Largest Biochemical Circuit Built Out of Small Synthetic DNA Molecules
Lulu Qian, Senior Postdoctoral Scholar in Bioengineering, and colleagues including Erik Winfree, Professor of Computer Science, Computation and Neural Systems, and Bioengineering, have built the most complex biochemical circuit ever created from scratch made with DNA-based devices in a test tube that are analogous to the electronic transistors on a computer chip."We're trying to borrow the ideas that have had huge success in the electronic world, such as abstract representations of computing operations, programming languages, and compilers, and apply them to the biomolecular world," says Dr. Qian. [Caltech Press Release]
Stimulating Electrode Array Assists Paraplegic Man to Stand and Move Legs Voluntarily
Joel W. Burdick, Professor of Mechanical Engineering and Bioengineering, and colleagues including Yu-Chong Tai, Professor of Electrical Engineering and Mechanical Engineering, have used a stimulating electrode array to assist a paralyzed man to stand, step on a treadmill with assistance, and, over time, to regain voluntary movements of his limbs. Using a combination of experimentation, computational models of the array and spinal cord, and machine-learning algorithms, Professor Burdick and his colleagues are now trying to optimize the stimulation pattern to achieve the best effects, and to improve the design of the electrode array. Further advances in the technology should lead to better control of the stepping and standing processes.
Amnon Yariv Awarded National Medal of Science
Amnon Yariv, Martin and Eileen Summerfield Professor of Applied Physics and Professor of Electrical Engineering, has received one of the highest honors bestowed by the United States government on scientists, and engineers. He is a recipient of the National Medal of Science. Professor Yariv's research group has pioneered the field of optoelectronics. Many innovations such as distributed Feedback (DFB) Semiconductor Lasers, Integrated Optoelectronic Circuits, Optical Phase Conjugation, External Cavity Tunable Semiconductor Lasers, Quantum Well Infrared Photodetectors (QWIP's), and all-fiber add/drop filters have found their beginnings in his research group. Currently, his group’s research aims at developing the new technologies that will be mandated by the seemingly endless appetite for optical bandwidth. Specifically, they are working at extending, to the field of laser optics, some key ideas that form the foundation of the microwaves and the radio frequencies fields. [Caltech Press Release], [White House Press Release] [Watch the White House Cermony]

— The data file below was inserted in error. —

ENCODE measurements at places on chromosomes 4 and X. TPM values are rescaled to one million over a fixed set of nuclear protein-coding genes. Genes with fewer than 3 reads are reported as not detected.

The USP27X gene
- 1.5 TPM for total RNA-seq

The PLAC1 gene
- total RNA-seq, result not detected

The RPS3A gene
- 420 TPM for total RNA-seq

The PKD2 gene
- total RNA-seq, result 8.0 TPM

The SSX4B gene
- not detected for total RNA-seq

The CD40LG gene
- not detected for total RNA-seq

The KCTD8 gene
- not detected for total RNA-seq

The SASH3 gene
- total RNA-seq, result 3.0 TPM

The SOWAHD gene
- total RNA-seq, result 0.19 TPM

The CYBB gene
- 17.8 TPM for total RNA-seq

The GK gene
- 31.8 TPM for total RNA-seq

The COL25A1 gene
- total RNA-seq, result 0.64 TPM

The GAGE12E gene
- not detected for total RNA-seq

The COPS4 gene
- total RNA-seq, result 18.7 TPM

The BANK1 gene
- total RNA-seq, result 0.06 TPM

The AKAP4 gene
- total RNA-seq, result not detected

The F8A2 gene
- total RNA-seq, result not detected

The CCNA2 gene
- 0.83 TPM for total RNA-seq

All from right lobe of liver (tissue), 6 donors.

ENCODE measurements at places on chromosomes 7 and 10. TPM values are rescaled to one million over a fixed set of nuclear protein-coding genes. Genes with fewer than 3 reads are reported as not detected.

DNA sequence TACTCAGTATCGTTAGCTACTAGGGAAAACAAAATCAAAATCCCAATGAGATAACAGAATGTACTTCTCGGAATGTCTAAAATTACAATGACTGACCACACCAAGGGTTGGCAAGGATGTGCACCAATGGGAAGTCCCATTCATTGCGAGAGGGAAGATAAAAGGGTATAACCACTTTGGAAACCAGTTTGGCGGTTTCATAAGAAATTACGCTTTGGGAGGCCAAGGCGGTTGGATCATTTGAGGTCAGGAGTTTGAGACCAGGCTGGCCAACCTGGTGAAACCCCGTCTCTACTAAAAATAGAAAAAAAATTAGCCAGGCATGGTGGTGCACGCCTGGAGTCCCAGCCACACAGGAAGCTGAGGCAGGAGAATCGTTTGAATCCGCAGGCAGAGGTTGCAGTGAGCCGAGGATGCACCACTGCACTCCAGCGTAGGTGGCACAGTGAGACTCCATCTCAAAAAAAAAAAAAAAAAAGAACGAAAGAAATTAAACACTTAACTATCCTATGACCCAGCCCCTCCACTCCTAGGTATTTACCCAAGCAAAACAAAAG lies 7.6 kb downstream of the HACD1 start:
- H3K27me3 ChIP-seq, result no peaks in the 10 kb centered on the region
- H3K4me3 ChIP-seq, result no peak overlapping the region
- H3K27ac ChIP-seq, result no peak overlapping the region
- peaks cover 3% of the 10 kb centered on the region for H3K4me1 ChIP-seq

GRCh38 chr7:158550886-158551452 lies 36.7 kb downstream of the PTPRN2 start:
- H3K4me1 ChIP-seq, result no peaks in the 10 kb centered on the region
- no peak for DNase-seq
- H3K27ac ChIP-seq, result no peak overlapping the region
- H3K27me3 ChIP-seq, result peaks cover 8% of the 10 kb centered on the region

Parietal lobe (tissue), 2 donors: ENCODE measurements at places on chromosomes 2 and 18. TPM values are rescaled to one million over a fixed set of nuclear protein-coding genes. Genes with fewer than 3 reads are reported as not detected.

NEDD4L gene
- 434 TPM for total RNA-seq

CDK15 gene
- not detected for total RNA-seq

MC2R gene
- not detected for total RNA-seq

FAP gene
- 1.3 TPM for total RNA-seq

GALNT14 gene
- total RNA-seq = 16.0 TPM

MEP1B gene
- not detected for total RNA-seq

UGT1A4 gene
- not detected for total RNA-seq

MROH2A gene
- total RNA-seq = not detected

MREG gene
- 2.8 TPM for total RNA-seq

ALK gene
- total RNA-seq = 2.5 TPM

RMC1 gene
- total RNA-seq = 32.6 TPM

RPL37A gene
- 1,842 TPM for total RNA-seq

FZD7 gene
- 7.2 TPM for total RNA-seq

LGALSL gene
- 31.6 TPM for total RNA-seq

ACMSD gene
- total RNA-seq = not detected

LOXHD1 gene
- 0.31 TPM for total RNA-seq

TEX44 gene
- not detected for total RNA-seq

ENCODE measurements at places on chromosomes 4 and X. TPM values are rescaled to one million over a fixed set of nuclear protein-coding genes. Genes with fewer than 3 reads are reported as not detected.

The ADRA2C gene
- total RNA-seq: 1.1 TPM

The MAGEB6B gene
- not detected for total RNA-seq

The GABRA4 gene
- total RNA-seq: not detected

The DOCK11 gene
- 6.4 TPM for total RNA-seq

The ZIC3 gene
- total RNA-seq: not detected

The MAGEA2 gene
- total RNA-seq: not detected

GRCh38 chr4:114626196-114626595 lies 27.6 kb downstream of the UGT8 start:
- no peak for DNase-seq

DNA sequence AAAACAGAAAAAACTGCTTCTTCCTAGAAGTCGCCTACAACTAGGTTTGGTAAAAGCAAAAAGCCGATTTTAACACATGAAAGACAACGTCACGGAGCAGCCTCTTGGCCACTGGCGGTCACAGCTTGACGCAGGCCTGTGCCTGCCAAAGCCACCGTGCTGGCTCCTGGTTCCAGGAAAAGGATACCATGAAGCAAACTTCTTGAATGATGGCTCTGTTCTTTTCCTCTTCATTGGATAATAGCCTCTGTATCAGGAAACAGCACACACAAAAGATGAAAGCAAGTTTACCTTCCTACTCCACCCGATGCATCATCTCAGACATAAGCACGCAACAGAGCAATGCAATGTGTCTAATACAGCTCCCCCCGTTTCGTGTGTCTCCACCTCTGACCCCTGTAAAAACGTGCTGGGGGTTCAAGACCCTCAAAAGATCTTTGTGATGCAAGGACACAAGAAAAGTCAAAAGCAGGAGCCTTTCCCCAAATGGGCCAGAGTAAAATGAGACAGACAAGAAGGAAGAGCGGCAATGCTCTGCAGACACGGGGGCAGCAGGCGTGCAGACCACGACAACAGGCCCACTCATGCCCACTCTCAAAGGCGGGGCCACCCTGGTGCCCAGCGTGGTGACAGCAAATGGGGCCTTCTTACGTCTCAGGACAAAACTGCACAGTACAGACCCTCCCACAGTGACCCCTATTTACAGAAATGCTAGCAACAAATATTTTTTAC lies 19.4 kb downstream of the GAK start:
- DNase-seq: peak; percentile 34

Jehoshua Bruck Receives IEEE Best Paper Award
Jehoshua Bruck, Gordon and Betty Moore Professor of Computation and Neural Systems and Electrical Engineering, and colleagues' paper entitled Rank Modulation for Flash Memories has received the Institute of Electrical and Electronics Engineers (IEEE) Best Paper Award in Signal Processing and Coding for Data Storage. Rank modulation is a novel data representation scheme which the group has developed for multilevel flash memory cells. The idea is that a set of cells stores information in the permutation induced by the relative charge levels of the individual cells. As opposed to iterative (and slow) programming in current technology, rank modulation allows fast programming that is based on push-to-the-top operations, namely, raising the charge level of a single cell to be the highest one. [pdf] [Patent]